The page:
The clouds theory of climate change

When climate change researchers put all the data into their computers they make certain fundamental assumptions; are those assumptions correct, or have they got the cause and effect the wrong way round. One group of scientists think that some climate researchers have put the egg before the chicken, and they claim undoubtedly that the chicken comes first.

It is perfectly clear that green house gases warm the atmosphere. This is basic science and the climate researchers say that even though the increased amounts of carbon dioxide are only tiny (from 250 parts per million to 390 parts per million), the poison is in the dose. Having started from an assumption that the extra heat comes from the extra carbon dioxide, the climate researchers then (usually) make another assumption: the extra clouds come from the extra heat they try to estimate with their computer modelling which is very sophisticated, how clouds will respond to the extra heat.  

This involves an assumption that clouds are responding to extra heat, rather than assuming that clouds are creating temperature changes by their behaviour. If clouds are creating temperature influences by their behaviour (the egg first, rather than the chicken) then many assumptions about global warming are wrong, because they place too much emphasis on greenhouse gases and not enough on clouds.

To describe this as a cause and effect relationship is greatly over simplifying the matter. Dr Roy Spencer and Dr Braswell of the University of Alabama have been studying apparently random cloud variations on climate. They are moving towards the conclusion that by varying cloud formations the planet is compensating for the additional greenhouse gases and possibly for this reason the rate of global warming will be smaller than we estimate today.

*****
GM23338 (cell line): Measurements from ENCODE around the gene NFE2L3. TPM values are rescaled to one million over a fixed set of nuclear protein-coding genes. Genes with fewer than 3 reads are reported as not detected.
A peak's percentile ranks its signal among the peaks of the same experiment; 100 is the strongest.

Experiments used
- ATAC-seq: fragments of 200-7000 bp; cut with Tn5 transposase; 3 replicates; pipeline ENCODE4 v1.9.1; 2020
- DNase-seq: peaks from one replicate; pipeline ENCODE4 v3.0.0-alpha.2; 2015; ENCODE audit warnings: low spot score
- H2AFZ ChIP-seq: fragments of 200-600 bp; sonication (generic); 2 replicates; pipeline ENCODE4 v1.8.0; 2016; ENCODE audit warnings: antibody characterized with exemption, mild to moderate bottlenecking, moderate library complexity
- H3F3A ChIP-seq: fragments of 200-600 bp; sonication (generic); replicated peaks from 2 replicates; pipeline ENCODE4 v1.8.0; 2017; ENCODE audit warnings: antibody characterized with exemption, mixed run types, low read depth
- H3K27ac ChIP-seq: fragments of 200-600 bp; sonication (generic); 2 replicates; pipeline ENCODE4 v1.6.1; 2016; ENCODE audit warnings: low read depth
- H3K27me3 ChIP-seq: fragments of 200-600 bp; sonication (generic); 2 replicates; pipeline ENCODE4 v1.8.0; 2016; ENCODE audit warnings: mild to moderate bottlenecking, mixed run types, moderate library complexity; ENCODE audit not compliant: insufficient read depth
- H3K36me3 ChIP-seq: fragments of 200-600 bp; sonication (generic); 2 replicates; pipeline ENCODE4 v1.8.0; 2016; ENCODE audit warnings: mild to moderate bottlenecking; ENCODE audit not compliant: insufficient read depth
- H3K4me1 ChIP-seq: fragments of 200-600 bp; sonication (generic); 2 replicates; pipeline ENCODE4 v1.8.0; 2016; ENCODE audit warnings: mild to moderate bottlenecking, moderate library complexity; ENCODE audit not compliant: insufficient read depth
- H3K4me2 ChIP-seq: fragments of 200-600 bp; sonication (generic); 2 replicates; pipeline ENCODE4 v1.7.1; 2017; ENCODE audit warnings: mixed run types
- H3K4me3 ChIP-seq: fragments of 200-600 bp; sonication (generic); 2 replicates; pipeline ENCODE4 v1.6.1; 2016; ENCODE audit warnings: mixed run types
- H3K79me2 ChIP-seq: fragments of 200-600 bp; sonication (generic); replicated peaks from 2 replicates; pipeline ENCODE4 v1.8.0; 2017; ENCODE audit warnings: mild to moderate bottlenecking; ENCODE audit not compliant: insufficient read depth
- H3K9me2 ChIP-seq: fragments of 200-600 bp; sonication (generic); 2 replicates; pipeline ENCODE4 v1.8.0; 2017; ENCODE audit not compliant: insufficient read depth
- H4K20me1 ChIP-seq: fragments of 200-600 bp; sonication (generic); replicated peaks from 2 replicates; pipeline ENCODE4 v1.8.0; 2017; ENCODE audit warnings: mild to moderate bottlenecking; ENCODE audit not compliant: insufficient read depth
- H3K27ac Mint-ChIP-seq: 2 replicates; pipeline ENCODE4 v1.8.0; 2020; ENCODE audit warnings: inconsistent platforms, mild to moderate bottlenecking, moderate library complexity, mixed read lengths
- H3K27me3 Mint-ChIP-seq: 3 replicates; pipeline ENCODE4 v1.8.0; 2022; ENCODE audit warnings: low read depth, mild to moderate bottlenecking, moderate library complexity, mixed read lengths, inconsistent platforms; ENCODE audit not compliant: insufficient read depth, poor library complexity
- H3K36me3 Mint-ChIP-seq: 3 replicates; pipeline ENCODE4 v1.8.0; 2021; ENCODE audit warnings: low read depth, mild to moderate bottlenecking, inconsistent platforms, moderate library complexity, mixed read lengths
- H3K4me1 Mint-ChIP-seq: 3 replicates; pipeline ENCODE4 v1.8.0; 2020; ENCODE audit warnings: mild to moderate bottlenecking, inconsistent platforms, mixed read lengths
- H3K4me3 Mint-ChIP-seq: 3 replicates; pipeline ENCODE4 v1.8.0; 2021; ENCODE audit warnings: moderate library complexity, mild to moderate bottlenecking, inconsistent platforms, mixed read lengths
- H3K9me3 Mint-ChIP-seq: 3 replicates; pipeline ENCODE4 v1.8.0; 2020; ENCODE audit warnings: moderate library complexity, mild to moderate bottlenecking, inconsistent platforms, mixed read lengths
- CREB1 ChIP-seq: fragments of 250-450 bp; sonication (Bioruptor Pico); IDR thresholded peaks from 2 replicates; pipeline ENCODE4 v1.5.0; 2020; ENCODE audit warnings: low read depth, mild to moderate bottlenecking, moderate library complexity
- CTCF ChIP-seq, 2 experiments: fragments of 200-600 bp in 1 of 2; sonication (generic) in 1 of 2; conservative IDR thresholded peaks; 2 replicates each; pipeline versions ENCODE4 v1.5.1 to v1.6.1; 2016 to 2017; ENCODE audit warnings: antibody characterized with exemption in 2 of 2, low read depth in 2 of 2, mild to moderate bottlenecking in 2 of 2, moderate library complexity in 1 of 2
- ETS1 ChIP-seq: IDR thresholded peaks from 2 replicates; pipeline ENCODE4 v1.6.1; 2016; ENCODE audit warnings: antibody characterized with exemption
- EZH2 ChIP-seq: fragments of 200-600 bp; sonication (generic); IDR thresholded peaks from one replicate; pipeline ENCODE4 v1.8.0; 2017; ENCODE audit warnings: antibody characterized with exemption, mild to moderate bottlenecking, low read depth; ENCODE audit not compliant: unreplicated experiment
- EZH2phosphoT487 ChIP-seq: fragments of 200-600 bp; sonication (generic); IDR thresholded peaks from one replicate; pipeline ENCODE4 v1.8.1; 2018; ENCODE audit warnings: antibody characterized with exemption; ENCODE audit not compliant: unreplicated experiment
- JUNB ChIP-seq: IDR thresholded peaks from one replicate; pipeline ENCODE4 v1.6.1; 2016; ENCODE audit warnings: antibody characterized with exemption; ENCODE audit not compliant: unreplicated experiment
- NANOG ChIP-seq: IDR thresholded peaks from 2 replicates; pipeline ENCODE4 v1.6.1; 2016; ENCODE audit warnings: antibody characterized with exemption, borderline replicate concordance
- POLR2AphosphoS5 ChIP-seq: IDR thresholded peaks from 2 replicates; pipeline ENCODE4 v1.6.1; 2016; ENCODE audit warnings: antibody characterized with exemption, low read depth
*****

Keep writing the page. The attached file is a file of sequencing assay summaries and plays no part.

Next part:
It seems that clouds do influence climate change, possibly by making the climate warmer or cooler, and by the influence of clouds on weather events like the southern oscillation. The fact that you might be able to put a period of time in the past when the climate warmed into a strong causal relationship with cloud formations neither proves nor disproves the anthropogenic theory of climate change. It just gives us yet another complex factor to try and model.

Perhaps the modelling will be worthwhile in the sense that we will be able to predict future climates at given points of time at specific places. The task of accurate climate change modelling seems so vast; it would be just as well to put measures in place now, rather than waited for accurate models. In the final analysis will the behaviour of the inhabitants of a dying planet change if they learn with certainty that they have twenty or sixty or a hundred years left?

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